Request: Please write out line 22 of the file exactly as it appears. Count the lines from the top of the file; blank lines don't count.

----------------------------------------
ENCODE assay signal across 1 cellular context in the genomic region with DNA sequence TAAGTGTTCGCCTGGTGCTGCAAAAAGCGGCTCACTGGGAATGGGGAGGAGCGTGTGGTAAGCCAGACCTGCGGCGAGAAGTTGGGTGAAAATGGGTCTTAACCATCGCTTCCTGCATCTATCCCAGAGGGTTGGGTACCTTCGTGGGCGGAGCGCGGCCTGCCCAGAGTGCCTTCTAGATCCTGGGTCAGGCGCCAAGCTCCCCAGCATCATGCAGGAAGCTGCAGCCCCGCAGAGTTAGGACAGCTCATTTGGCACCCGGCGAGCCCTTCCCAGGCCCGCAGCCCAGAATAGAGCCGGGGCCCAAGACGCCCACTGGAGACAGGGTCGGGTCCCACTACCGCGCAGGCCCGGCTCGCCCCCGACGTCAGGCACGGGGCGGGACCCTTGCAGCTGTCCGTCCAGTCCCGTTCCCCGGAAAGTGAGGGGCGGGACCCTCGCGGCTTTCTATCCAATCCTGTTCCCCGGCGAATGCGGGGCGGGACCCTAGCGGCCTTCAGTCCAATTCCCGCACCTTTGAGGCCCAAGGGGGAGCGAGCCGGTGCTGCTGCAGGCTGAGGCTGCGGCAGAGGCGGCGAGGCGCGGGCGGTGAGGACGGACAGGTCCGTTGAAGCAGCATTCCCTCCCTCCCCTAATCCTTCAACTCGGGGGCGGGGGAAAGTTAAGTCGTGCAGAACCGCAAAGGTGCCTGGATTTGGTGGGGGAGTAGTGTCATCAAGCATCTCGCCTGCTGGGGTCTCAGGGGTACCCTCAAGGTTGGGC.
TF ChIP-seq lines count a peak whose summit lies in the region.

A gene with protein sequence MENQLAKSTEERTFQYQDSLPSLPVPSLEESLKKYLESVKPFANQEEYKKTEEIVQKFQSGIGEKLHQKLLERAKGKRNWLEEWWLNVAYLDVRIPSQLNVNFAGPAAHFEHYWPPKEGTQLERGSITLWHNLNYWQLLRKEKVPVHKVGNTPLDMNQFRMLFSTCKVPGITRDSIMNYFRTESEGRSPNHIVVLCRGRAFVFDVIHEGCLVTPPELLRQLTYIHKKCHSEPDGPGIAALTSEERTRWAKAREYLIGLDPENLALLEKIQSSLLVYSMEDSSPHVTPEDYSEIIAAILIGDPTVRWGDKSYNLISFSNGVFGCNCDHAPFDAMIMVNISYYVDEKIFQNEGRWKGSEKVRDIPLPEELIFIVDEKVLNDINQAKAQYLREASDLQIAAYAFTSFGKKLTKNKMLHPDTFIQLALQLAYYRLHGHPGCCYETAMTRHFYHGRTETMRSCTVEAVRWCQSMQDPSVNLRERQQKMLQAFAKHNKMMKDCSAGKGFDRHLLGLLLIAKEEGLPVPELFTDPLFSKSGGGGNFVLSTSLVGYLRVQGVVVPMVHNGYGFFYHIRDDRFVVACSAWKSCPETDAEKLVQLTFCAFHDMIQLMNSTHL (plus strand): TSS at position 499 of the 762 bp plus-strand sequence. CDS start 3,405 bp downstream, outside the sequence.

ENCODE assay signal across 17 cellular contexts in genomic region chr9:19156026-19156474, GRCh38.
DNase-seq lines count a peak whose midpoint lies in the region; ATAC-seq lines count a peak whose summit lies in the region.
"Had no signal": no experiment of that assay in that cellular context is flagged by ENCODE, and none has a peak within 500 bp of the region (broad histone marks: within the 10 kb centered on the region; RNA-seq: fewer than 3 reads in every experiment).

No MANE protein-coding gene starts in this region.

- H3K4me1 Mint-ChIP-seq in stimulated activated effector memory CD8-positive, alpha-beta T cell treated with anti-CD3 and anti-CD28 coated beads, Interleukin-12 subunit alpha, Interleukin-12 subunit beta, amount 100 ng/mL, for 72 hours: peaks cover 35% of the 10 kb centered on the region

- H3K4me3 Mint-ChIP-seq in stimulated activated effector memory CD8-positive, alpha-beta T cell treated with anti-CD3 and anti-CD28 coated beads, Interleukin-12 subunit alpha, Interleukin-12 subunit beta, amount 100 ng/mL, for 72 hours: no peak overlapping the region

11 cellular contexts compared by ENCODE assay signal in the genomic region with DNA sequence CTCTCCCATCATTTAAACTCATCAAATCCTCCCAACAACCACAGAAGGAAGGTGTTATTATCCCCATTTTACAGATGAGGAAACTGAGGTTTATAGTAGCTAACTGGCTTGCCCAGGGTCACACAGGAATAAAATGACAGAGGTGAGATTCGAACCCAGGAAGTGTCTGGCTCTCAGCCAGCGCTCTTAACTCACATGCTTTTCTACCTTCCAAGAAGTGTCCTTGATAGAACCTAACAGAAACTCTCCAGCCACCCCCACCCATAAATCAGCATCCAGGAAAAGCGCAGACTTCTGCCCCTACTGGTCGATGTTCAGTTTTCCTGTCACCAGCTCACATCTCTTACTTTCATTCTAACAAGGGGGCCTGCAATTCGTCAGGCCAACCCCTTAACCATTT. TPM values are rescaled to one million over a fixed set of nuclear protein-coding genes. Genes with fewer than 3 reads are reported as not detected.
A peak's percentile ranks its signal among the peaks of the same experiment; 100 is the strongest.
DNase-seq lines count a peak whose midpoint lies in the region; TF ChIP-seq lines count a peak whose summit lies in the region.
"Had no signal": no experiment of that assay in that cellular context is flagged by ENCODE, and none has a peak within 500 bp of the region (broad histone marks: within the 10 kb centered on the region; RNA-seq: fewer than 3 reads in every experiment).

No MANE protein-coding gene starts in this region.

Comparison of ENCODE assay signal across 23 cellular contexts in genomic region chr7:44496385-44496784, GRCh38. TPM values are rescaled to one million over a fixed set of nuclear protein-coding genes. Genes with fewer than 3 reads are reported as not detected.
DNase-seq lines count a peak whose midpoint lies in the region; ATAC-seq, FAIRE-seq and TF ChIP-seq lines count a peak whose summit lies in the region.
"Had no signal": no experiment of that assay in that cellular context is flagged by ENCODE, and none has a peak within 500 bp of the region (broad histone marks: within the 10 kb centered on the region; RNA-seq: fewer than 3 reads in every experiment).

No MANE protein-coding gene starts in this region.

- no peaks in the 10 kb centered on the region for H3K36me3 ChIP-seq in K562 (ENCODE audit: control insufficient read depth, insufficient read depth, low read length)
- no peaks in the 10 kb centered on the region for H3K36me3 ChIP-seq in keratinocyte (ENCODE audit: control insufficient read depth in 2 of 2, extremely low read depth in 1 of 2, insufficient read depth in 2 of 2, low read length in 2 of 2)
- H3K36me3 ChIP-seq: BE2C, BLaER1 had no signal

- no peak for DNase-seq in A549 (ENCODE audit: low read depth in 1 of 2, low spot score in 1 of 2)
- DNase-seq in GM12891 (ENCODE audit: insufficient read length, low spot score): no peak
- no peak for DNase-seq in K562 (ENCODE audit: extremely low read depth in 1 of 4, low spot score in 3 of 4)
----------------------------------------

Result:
- no peak for DNase-seq in A549 (ENCODE audit: low read depth in 1 of 2, low spot score in 1 of 2)